We sometimes use beta-blockers to treat physical symptoms such as palpitations and a rapid heartbeat. In the case of severe anxiety, a benzodiazepine tranquilliser may be necessary, but these can be addictive. A low dose and short course of drugs are normally recommended.

 

Panic attacks

Many people with anxiety experience panic attacks. A panic attack is an exaggerated fear response to a perceived danger or stress. Your symptoms may come on rapidly. Your heart may feel as if it is racing, and you might struggle to breathe.

You may also feel:

  • Faint or dizzy
  • Nauseous
  • Very hot or cold – trembling or shaking
  • Disconnected from your mind, body or surroundings

If you are experiencing panic attacks, speak to a healthcare professional. Certain heart problems can be mistaken for panic attacks, leading people to seek help later.

 

Book an appointment

Long-term anxiety can lead to problems with your heart and vice versa, leading you to experience various concerning symptoms. Your symptoms may seem unconnected to you, though a heart specialist can help determine the cause of your problems.

Our cardiologist offers a thorough consultation and assessment process to identify the cause and recommend the most appropriate treatment. Book an appointment today to get started.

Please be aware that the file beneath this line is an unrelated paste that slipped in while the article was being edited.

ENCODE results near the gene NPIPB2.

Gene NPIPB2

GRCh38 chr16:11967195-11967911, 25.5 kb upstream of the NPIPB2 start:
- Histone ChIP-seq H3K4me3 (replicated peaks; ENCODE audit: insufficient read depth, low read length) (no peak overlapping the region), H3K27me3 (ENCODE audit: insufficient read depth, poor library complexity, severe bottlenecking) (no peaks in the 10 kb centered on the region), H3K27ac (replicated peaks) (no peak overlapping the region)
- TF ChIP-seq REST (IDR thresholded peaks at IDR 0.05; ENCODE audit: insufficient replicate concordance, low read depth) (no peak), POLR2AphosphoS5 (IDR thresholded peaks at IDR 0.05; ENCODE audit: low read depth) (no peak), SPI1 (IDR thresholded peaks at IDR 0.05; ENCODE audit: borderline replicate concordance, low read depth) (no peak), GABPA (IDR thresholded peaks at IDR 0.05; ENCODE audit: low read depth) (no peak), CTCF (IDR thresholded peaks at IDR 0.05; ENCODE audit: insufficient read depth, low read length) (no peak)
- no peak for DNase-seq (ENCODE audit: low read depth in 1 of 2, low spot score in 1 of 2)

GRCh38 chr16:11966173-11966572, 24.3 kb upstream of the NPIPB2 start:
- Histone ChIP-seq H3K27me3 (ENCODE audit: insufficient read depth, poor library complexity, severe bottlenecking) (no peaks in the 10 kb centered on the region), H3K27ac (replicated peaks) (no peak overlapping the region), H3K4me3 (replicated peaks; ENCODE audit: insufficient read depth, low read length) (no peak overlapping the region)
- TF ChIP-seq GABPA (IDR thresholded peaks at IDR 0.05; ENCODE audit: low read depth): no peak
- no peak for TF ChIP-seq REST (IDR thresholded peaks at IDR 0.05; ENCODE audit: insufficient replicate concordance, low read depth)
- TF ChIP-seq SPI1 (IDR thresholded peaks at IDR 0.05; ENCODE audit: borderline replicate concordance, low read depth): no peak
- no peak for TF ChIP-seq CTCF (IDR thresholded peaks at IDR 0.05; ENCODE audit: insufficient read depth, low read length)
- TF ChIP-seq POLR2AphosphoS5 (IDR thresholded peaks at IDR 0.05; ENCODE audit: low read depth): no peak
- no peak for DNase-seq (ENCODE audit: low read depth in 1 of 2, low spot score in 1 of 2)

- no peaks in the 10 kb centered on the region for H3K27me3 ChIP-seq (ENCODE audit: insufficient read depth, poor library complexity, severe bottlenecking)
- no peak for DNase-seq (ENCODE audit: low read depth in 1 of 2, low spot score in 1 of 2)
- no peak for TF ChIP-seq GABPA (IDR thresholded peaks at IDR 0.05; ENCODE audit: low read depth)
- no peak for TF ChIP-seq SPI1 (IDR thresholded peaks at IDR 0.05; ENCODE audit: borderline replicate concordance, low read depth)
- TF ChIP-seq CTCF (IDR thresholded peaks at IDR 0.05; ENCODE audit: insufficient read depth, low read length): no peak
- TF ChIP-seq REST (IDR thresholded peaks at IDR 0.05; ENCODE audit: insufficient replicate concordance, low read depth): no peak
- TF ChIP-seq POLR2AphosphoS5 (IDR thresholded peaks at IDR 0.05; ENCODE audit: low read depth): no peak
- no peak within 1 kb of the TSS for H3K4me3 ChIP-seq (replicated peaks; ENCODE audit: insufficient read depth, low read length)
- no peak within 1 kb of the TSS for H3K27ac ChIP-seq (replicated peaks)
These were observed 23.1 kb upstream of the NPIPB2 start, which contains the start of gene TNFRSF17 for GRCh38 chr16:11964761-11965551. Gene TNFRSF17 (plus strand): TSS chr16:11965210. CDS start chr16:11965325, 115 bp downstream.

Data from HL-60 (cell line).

About the author

Dr. Syed Ahsan
Dr. Syed Ahsan,

Dr Syed Ahsan is a Consultant Cardiologist and Heart Rhythm Specialist at the Bart's Heart Centre. Having previously worked as a consultant at the Heart Hospital, University College London he has moved to the Bart's Heart Centre, the largest cardiac centre in Europe, following the merger of the two hospitals. He is one of the leads for Atrial Fibrillation here. He is also a consultant at North Middlesex University Hospital where his practice encompasses all aspects of adult cardiology. In his current role, Dr Ahsan sees and treats many different cardiology conditions. He is a high volume operator who routinely implants all types of cardiac pacing resynchronisation and defibrillator devices, performs ablations for arrhythmia and coronary angiography. He also sees and treats patients with blackouts, chest pains and high blood pressure.

Facebook Twitter Youtube Quote Linkedin instagram